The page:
顶到花芯"In making some alterations, the workmen came upon an old dungeon, which had been, for many years, built up and forgotten. Every stone of its inner wall was covered by inscriptions which had been carved by prisoners--dates, names, complaints, and prayers. Upon a corner stone in an angle of the wall, one prisoner, who seemed to have gone to execution, had cut as his last work, three letters. They were done with some very poor instrument, and hurriedly, with an unsteady hand. At first, they were read as D. I. C.; but, on being more carefully examined, the last letter was found to be G. There was no record or legend of any prisoner with those initials, and many fruitless guesses were made what the name could have been. At length, it was suggested that the letters were not initials, but the complete word, DiG. The floor was examined very carefully under the inscription, and, in the earth beneath a stone, or tile, or some fragment of paving, were found the ashes of a paper, mingled with the ashes of a small leathern case or bag. What the unknown prisoner had written will never be read, but he had written something, and hidden it away to keep it from the gaoler."视屏如果没有播放按钮请刷新网页
Her face was in shadow now, but there was a glow-worm light in her beautiful eyes that seemed faintly to illuminate her whole face. He sank down on the sofa at her side, no longer the brilliant and ambitious politician, but, it seemed to him, as hopelessly a dreaming, inexperienced boy as when he had given her the name that now was all he could think of, and the only word that rose to his feverish lips.顶到花芯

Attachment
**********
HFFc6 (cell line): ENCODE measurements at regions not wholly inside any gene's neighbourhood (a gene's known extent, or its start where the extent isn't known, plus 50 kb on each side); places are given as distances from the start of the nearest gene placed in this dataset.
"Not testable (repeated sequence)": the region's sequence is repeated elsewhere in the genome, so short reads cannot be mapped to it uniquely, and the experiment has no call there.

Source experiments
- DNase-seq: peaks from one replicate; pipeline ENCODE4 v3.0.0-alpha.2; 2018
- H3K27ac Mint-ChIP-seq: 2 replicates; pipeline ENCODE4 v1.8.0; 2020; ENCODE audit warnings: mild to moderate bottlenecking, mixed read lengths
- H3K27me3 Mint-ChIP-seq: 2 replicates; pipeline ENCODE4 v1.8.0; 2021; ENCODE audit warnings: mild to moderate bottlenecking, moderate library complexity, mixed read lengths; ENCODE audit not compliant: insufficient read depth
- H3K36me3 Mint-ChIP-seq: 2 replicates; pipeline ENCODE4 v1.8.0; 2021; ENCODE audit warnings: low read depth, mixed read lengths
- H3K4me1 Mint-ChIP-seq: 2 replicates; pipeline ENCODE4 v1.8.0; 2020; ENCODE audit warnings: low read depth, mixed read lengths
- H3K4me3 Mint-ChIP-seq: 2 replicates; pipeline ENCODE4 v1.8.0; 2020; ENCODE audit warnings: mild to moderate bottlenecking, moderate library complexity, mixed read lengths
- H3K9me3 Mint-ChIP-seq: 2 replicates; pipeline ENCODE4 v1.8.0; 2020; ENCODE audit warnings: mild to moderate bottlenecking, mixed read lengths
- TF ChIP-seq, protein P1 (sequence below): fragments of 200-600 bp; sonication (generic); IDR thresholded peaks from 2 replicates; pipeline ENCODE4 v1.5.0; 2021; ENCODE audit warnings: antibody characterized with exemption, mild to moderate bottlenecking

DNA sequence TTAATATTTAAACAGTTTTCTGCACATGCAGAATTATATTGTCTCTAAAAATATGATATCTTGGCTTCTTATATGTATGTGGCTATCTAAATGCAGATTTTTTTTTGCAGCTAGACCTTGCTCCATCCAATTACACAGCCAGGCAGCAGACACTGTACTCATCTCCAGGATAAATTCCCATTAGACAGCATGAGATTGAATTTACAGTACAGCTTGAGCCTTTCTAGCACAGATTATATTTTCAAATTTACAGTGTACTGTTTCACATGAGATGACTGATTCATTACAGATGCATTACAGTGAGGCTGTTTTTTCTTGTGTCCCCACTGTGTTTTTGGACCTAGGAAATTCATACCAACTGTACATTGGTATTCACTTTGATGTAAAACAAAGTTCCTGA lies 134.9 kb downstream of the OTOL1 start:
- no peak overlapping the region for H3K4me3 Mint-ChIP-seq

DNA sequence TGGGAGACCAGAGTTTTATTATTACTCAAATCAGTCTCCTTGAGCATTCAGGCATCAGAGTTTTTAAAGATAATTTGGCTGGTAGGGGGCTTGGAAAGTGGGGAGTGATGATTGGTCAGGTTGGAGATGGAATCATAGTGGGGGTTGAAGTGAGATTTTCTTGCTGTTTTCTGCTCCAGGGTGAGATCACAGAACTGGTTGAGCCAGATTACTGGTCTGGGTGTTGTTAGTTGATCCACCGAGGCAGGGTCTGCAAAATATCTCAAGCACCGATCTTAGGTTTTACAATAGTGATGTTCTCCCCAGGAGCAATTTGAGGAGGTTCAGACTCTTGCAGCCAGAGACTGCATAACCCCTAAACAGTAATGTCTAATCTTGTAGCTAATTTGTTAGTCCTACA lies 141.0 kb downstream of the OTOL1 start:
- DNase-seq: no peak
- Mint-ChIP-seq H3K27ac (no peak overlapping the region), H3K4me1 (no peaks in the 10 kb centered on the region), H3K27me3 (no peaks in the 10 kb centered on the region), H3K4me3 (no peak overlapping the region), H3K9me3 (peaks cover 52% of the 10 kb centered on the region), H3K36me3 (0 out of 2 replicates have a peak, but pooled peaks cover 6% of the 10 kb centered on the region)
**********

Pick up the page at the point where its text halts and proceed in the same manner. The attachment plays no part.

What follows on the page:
顶到花芯As he had an unusually sprightly disposition, it was not long before the neighboring children fell into the habit of resorting in their playtime to where he was to be found. A large hill sloped down to the bay in front of the place, bordered by the cliff on one side and the wood on the other, as before described; and all winter long, on pleasant evenings and on Sundays, this served as coasting-ground for the parish young folks. Oyvind was master of the hill, and he owned two sleds, "Fleet-foot" and "Idler;" the latter he loaned out to larger parties, the former he managed himself, holding Marit on his lap.
For some months past, Miss Pross and Mr. Cruncher had discharged the office of purveyors; the former carrying the money; the latter, the basket. Every afternoon at about the time when the public lamps were lighted, they fared forth on this duty, and made and brought home such purchases as were needful. Although Miss Pross, through her long association with a French family, might have known as much of their language as of her own, if she had had a mind, she had no mind in that direction; consequently she knew no more of that "nonsense" (as she was pleased to call it) than Mr. Cruncher did. So her manner of marketing was to plump a noun-substantive at the head of a shopkeeper without any introduction in the nature of an article, and, if it happened not to be the name of the thing she wanted, to look round for that thing, lay hold of it, and hold on by it until the bargain was concluded. She always made a bargain for it, by holding up, as a statement of its just price, one finger less than the merchant held up, whatever his number might be.顶到花芯